SAN DIEGO — The return to school can be challenging for some students.
An afterschool program run by the San Diego Sheriff’s Department helps kids stay on track by building long-lasting relationships with law enforcement.
Jose Jimenez, a student with the program, is part of the dozens of kids who have made their way through the department's afterschool program dubbed RESPECT project.
The name of the program is an acronym: responsibility, ethics, service, perseverance, education, courage and trustworthiness.
"They always pushed me to be a better me. They helped me out in middle school when I was struggling and stuff. They called me out they told me like, you know, you’re going on wrong route," said Jimenez.
Deputies launched the afterschool program in 2014. The program targets at-risk teens and helps guide them in the right direction.
“We get to see them as teenagers and playing dodgeball, playing sports with the students, taking them on field trips, just having lunch with the student, talking about real life issues. And I think those little steps help that student to really start to build more trust with law enforcement," said Dustin Nelson, San Diego Sheriff’s office deputy.
With the program’s success throughout the years, deputies were able to create a brand-new state of the art facility equipped with fitness equipment and all the competitive games such as video games, a pool table, air hockey, and even a music recording studio.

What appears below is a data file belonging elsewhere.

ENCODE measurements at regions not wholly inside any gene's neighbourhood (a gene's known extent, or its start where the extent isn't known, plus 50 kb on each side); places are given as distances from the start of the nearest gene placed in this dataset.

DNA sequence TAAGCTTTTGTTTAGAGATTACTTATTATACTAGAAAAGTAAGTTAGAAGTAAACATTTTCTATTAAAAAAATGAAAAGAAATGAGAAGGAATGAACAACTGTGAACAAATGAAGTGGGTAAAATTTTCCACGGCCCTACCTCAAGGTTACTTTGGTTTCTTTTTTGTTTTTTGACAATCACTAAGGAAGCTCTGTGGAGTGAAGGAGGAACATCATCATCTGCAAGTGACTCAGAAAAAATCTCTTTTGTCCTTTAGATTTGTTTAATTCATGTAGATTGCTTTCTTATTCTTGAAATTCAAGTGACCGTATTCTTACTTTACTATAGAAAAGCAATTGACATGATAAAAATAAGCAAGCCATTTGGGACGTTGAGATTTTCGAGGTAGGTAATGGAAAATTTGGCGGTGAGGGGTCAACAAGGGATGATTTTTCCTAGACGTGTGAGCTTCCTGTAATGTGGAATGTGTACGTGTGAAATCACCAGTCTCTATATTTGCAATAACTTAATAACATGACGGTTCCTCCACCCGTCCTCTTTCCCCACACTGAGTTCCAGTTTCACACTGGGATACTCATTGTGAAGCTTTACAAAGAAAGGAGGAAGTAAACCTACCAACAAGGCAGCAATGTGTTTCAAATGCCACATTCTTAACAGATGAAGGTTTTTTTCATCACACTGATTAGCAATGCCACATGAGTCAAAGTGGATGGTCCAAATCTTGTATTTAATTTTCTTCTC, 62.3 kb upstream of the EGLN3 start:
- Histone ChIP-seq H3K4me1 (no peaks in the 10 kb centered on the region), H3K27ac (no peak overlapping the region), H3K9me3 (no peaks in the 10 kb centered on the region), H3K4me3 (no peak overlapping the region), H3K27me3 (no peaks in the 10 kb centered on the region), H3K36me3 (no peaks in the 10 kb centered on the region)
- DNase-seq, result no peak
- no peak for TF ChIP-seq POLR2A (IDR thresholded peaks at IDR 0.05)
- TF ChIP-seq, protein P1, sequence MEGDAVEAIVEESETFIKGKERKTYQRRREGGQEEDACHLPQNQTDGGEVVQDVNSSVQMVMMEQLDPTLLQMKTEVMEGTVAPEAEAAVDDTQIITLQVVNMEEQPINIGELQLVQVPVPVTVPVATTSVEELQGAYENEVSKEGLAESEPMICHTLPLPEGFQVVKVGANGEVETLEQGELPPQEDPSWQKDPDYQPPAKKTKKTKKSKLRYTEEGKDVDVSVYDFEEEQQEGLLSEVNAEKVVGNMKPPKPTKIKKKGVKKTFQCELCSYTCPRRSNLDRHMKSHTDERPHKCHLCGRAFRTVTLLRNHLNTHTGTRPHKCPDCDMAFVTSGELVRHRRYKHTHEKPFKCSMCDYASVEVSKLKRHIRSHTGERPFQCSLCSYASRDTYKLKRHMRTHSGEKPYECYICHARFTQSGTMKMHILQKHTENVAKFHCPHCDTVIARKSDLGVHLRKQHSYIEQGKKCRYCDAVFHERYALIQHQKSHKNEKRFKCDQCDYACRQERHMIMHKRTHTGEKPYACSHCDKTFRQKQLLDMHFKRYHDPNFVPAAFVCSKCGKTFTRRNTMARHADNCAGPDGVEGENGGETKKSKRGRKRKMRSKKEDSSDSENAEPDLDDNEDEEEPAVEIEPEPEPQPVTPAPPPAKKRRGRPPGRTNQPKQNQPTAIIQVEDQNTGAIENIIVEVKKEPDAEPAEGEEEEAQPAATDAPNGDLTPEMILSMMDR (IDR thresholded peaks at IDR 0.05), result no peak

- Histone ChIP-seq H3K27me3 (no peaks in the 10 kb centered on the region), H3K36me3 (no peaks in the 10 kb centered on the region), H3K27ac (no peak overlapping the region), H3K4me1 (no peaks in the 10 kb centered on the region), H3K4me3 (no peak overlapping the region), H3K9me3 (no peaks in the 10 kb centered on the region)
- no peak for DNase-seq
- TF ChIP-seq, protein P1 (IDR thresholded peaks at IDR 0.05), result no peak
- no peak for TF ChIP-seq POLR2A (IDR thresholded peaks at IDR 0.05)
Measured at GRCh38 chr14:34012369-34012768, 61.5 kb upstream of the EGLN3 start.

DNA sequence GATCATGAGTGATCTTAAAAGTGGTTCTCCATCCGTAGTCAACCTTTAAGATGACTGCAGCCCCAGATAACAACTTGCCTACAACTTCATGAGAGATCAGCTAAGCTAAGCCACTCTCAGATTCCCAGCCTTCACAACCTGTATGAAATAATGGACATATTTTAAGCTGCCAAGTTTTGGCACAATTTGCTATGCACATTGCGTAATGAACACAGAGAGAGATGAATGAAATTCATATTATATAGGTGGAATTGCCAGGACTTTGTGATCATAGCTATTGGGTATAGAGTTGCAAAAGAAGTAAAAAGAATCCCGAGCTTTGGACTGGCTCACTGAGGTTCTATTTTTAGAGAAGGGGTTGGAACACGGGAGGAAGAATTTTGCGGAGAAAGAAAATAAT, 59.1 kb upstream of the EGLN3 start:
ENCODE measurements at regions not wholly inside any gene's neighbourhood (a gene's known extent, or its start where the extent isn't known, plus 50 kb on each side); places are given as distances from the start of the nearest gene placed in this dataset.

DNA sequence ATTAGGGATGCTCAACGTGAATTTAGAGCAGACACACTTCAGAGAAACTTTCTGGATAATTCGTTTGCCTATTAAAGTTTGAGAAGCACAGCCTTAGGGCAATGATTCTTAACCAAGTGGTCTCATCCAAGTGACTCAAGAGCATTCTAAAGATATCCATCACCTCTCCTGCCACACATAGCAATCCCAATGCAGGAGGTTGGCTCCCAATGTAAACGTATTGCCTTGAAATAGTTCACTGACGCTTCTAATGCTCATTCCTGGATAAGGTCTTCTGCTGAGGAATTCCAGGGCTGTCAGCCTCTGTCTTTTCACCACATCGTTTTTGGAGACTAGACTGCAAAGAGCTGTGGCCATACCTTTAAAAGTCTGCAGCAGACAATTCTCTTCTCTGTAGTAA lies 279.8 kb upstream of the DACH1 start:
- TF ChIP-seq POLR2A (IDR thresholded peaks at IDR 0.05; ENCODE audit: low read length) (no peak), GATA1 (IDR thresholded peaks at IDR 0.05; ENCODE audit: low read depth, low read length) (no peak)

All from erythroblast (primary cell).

The new facility opened in 2021.
"This is an opportunity for us to help the families help their students and just bring everyone together," said Todd Baker, San Diego Sheriff’s office deputy.
Deputies help middle and high school students, who often times come from low income families, by giving them a safe environment to spend their time in and keeping them away from the streets.
"You could change the trajectory of a family tree," added Baker.
Students are referred by school staff or parents and a select few are chosen to take part in the respect project.
“A lot of our kids that we work with just aren't engaged at school, they might be at school, but they're not in school. And so we look at those students and try and encourage them," added Nelson.
The students go through a 16-week character building and mentoring academy which helps bridge the gap between law enforcement and the community.
Once they graduate, those students can come back as graduates while they enter the workforce or continue their education.
Students are generally referred by local schools, probation/law enforcement, or family members.
Students must participate voluntarily and be able to attend classes on Tuesdays and Thursdays from 3:30 p.m. - 6 p.m.
All classes meet at 151 E Carmel St, San Marcos, CA 92078.
To submit a referral, click HERE.
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